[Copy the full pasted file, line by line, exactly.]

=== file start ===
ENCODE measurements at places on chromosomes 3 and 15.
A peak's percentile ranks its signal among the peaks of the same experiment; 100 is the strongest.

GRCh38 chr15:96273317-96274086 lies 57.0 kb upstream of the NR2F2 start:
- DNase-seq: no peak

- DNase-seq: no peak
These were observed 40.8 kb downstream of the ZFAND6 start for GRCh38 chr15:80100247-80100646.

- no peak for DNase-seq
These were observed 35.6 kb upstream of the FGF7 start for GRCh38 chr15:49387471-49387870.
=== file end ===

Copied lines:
ENCODE measurements at places on chromosomes 3 and 15.
A peak's percentile ranks its signal among the peaks of the same experiment; 100 is the strongest.

GRCh38 chr15:96273317-96274086 lies 57.0 kb upstream of the NR2F2 start:
- DNase-seq: no peak

- DNase-seq: no peak
These were observed 40.8 kb downstream of the ZFAND6 start for GRCh38 chr15:80100247-80100646.

- no peak for DNase-seq
These were observed 35.6 kb upstream of the FGF7 start for GRCh38 chr15:49387471-49387870.